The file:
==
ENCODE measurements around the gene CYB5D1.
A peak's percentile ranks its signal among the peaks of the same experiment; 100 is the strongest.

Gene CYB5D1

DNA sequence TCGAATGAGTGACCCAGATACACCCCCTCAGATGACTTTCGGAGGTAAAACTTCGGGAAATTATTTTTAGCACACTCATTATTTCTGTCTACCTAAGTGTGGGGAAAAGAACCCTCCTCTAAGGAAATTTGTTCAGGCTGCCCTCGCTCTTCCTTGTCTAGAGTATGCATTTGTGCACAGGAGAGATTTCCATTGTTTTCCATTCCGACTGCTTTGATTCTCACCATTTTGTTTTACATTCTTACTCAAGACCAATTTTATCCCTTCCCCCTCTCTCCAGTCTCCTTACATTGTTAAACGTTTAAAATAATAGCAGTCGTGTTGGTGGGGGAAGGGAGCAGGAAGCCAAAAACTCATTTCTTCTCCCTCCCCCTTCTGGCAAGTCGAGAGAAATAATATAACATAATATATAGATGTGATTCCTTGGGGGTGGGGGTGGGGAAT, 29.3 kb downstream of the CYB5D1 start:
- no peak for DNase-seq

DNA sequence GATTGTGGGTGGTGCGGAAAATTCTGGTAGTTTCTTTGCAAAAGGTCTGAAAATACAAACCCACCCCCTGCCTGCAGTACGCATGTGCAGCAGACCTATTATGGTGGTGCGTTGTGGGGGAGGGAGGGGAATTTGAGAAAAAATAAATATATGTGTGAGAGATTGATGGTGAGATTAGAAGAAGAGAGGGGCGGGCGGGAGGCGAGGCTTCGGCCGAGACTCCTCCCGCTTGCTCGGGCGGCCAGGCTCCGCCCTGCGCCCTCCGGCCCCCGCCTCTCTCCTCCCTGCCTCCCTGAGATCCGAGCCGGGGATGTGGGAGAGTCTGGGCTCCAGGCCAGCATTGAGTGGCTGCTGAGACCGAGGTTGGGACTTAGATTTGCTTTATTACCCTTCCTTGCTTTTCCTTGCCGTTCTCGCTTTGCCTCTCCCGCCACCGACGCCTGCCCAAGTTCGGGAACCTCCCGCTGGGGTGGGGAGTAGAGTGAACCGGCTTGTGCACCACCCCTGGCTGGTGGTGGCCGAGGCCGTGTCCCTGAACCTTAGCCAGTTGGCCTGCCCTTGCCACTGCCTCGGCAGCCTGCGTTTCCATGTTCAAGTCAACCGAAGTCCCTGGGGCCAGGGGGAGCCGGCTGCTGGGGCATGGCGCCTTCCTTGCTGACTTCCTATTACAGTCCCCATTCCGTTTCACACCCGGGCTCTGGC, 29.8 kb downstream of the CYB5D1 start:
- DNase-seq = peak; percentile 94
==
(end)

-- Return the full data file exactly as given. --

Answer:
ENCODE measurements around the gene CYB5D1.
A peak's percentile ranks its signal among the peaks of the same experiment; 100 is the strongest.

Gene CYB5D1

DNA sequence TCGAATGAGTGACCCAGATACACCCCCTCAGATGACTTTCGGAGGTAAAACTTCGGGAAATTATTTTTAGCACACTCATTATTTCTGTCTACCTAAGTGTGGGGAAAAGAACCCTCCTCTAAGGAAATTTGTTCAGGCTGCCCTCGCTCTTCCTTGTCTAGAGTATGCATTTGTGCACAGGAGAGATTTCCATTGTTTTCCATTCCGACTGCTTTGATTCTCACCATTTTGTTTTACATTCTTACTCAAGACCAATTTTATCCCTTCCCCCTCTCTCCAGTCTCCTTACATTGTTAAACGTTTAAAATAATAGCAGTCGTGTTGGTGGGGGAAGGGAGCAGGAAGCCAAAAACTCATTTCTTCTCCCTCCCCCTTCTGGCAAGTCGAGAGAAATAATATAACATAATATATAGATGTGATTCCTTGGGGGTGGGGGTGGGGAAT, 29.3 kb downstream of the CYB5D1 start:
- no peak for DNase-seq

DNA sequence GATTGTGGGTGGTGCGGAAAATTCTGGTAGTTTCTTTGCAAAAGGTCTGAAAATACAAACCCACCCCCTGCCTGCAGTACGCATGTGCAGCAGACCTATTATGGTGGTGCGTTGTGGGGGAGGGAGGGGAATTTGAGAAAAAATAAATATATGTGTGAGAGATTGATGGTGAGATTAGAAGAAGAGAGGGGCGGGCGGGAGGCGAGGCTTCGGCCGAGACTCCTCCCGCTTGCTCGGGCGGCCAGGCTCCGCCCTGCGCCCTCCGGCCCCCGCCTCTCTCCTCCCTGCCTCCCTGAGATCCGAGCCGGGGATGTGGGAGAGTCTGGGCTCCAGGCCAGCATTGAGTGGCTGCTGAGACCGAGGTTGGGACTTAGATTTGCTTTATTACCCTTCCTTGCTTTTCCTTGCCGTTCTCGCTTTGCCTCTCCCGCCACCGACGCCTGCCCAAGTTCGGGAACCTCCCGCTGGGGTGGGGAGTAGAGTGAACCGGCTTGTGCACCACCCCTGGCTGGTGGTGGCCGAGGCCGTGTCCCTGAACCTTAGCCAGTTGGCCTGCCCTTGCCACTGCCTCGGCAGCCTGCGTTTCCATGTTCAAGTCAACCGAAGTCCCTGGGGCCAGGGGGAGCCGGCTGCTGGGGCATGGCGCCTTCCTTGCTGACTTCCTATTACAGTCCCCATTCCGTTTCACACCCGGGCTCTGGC, 29.8 kb downstream of the CYB5D1 start:
- DNase-seq = peak; percentile 94